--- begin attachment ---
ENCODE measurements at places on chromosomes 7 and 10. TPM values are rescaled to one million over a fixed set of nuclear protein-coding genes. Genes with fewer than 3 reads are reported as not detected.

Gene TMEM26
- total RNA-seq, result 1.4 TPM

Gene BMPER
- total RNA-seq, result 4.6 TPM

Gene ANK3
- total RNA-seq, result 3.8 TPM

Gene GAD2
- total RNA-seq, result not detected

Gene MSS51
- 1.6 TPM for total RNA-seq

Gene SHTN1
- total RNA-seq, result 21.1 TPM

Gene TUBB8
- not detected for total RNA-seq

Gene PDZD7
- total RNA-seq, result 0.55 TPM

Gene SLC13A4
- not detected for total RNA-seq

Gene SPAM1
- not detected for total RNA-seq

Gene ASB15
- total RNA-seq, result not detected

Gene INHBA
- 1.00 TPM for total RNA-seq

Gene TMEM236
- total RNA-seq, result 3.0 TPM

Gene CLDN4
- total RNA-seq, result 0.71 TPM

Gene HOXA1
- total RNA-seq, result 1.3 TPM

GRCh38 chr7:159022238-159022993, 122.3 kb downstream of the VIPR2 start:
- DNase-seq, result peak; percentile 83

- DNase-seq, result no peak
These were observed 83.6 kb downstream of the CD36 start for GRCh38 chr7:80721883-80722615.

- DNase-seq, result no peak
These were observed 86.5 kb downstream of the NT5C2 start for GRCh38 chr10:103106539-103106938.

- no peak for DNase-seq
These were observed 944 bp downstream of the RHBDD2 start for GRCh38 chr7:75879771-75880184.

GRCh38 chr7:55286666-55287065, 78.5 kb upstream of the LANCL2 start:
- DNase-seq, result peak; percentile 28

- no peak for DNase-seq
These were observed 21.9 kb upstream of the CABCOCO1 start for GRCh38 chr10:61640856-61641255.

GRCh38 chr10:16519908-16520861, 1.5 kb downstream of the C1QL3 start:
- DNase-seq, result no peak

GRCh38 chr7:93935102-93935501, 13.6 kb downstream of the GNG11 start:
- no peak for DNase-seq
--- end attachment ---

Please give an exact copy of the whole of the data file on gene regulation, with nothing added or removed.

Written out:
ENCODE measurements at places on chromosomes 7 and 10. TPM values are rescaled to one million over a fixed set of nuclear protein-coding genes. Genes with fewer than 3 reads are reported as not detected.

Gene TMEM26
- total RNA-seq, result 1.4 TPM

Gene BMPER
- total RNA-seq, result 4.6 TPM

Gene ANK3
- total RNA-seq, result 3.8 TPM

Gene GAD2
- total RNA-seq, result not detected

Gene MSS51
- 1.6 TPM for total RNA-seq

Gene SHTN1
- total RNA-seq, result 21.1 TPM

Gene TUBB8
- not detected for total RNA-seq

Gene PDZD7
- total RNA-seq, result 0.55 TPM

Gene SLC13A4
- not detected for total RNA-seq

Gene SPAM1
- not detected for total RNA-seq

Gene ASB15
- total RNA-seq, result not detected

Gene INHBA
- 1.00 TPM for total RNA-seq

Gene TMEM236
- total RNA-seq, result 3.0 TPM

Gene CLDN4
- total RNA-seq, result 0.71 TPM

Gene HOXA1
- total RNA-seq, result 1.3 TPM

GRCh38 chr7:159022238-159022993, 122.3 kb downstream of the VIPR2 start:
- DNase-seq, result peak; percentile 83

- DNase-seq, result no peak
These were observed 83.6 kb downstream of the CD36 start for GRCh38 chr7:80721883-80722615.

- DNase-seq, result no peak
These were observed 86.5 kb downstream of the NT5C2 start for GRCh38 chr10:103106539-103106938.

- no peak for DNase-seq
These were observed 944 bp downstream of the RHBDD2 start for GRCh38 chr7:75879771-75880184.

GRCh38 chr7:55286666-55287065, 78.5 kb upstream of the LANCL2 start:
- DNase-seq, result peak; percentile 28

- no peak for DNase-seq
These were observed 21.9 kb upstream of the CABCOCO1 start for GRCh38 chr10:61640856-61641255.

GRCh38 chr10:16519908-16520861, 1.5 kb downstream of the C1QL3 start:
- DNase-seq, result no peak

GRCh38 chr7:93935102-93935501, 13.6 kb downstream of the GNG11 start:
- no peak for DNase-seq